Today, I’ve started reading the poet Christian Wiman’s My Bright Abyss, his 2012 “Meditation of a Modern Believer.” Much of this dark year, I’ve hesitated to begin his bracing take on the creative impulse, faith, and mortality. But now, every line of it speaks to me. Wiman evokes a kind of radical entropy, too—or a need to accept its shimmering, unexpected gifts. As he writes in the following passage:

Our minds are constantly trying to bring God down to our level rather than letting him lift us into levels of which we were not previously capable. This is as true in life as it is in art. Thus we love within the lines that experience has drawn for us, we create out of impulses that are familiar and, if we were honest with ourselves, exhausted. What might it mean to be drawn into meanings that, in some profound and necessary sense, shatter us? This is what it means to love.

5 thoughts on “Learning to Love Entropy

  1. So much of what we experience in life is that sense of emotional tension: sadness as the underside of joy; joy as the ember in darkness. Thank you for this, Martha. It speaks to me so much of my own experience — especially this time of year, when all things are turning…

  2. Thanks, Kim. There is something about the ritual turning from year to year that makes me feel both sides of that tension. In some ways, I crave it. I think much spiritual searching is born of that tension.

  3. Dear Martha,
    I consider you a friend, even though we don’t keep in touch much these days.
    I know you are a good writer but I haven’t read much of your stuff (I’m not big on science fiction). What you wrote here just blew me away.
    My condolences on the passing of your mother. Now you are in the club with the rest of us who have no living parents. There are days when I just need a Mom. Even though I am a Mom to my daughter, some how it is easier to be a Mom to a 13 year old then to be a Mom to myself. My deceased Mom could not do for me what I need to do for myself-which is of course to face and accept life and death and everything in between. I send my support to you through this e-mail. I feel like we are paddling in the same boat. I am going to look up the word entropy.

  4. Dianne, how good to hear from you and to learn that we’re paddling in the same boat. I know just what you mean about the difficulty of being a mom to yourself, especially if you need to be a mom to a tween or teenager. Lately, I’ve been thinking that the way a kid my son’s age needs a mom is pretty close to the way adults need moms—as the background foundation to all the emotional tensions and identity explorations, as the thing that doesn’t change.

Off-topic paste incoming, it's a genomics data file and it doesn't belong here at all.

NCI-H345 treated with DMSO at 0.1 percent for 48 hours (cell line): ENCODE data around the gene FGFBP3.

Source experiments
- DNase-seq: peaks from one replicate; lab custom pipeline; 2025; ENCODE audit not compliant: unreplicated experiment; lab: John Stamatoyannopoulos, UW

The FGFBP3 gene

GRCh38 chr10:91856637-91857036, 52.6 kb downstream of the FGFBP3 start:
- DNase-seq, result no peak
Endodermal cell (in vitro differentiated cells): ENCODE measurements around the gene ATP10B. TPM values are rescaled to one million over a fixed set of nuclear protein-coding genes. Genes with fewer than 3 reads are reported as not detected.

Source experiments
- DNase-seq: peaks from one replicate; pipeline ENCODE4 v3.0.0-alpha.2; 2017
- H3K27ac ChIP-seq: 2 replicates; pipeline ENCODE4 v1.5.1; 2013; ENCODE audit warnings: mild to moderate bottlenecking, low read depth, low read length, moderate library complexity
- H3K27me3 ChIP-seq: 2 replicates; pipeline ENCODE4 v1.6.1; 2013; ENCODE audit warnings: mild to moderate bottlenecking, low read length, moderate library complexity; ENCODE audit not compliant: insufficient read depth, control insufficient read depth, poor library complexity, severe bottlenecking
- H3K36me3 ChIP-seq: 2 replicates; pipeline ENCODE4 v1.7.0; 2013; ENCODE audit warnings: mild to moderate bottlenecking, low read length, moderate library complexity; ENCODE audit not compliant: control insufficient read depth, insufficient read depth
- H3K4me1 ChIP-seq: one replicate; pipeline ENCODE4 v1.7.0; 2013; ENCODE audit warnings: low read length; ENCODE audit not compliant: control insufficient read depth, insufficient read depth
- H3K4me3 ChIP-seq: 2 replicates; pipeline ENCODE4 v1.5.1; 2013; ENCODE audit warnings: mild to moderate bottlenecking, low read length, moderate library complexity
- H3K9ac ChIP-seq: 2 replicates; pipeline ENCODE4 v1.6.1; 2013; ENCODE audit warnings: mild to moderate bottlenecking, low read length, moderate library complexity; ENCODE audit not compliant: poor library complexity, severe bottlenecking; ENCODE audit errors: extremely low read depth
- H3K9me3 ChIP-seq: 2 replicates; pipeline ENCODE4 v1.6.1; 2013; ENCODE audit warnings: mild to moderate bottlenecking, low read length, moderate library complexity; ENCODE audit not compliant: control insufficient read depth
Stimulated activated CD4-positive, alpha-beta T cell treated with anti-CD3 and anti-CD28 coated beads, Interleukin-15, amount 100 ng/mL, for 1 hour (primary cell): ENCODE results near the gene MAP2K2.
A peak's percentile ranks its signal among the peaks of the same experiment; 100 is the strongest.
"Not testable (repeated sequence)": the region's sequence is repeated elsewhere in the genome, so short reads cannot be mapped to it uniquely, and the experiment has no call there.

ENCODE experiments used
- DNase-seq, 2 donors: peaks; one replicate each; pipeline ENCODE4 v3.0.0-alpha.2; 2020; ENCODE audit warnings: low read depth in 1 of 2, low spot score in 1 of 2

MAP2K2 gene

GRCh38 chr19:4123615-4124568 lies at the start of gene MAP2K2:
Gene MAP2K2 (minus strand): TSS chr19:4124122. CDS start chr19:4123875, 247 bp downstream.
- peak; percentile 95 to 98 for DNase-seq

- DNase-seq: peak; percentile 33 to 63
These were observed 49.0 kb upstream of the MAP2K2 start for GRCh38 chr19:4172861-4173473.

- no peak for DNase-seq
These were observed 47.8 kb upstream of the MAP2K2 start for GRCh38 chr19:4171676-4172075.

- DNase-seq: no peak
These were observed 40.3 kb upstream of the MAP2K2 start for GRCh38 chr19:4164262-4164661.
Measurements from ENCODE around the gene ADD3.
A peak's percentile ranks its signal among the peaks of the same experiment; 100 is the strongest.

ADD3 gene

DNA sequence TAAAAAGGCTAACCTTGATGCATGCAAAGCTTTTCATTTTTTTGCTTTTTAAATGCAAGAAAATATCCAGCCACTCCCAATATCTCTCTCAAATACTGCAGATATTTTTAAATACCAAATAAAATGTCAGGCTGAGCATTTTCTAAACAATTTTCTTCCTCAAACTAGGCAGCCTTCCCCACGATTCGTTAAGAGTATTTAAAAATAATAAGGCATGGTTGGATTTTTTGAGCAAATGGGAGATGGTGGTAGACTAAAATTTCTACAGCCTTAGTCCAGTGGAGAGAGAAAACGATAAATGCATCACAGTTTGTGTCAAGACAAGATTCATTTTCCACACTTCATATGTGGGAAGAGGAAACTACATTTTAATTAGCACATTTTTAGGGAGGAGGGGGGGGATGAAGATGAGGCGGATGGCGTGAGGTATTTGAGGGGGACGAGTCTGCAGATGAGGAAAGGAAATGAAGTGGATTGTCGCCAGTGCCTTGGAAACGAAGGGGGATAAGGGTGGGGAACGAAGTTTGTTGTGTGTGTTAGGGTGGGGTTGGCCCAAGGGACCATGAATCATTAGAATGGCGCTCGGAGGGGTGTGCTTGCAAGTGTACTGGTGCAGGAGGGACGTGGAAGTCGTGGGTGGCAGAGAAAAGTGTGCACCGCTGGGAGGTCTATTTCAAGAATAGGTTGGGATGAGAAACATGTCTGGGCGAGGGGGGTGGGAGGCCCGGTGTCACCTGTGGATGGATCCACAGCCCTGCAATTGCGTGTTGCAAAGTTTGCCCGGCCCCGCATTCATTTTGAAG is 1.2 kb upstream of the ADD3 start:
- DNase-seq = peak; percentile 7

Of course, everyone does change (entropy, entropy), but believing that there’s one bright spark at the center that doesn’t is a lovely, protective, child-like thing. I want it more than ever now, even knowing at the same time that I never really did have it.

    My father is alive, although he’s so ill from Parkinson’s that he’s no longer really with me, either. Still, I feel like honoring the bright sparks I’ve had or once had, even if they only exist in my mind, is what it means to love and accept. My friends are also bright sparks of being, and please know that you’re in my heart, even if we haven’t seen each other for the last few years. Much love to you, Dianne.

  5. Sorry about the mistake. I thought your Dad had passed on for some reason.

    The spark (that acceptance of life and death and everything in between) is in you. It came through in the piece I responded to (Entropy). Remember the times of love between you and your Mom, or you and your Dad? If you can remember even one moment of love from either of them, it is there where you can find their spark- AND YOUR OWN. When all the grieving is done and all the letting go happens, love is all that remains. That is the only thing I know about grieving for a loved one or longing for good times that happened in the past. Thank you for reminding me of my own spark and for the note about being the mother of a tween. I need my friends to remind me because I get lost sometimes and I forget. Keep writing things like Entropy and it will keep your own spark in view. It has always been there.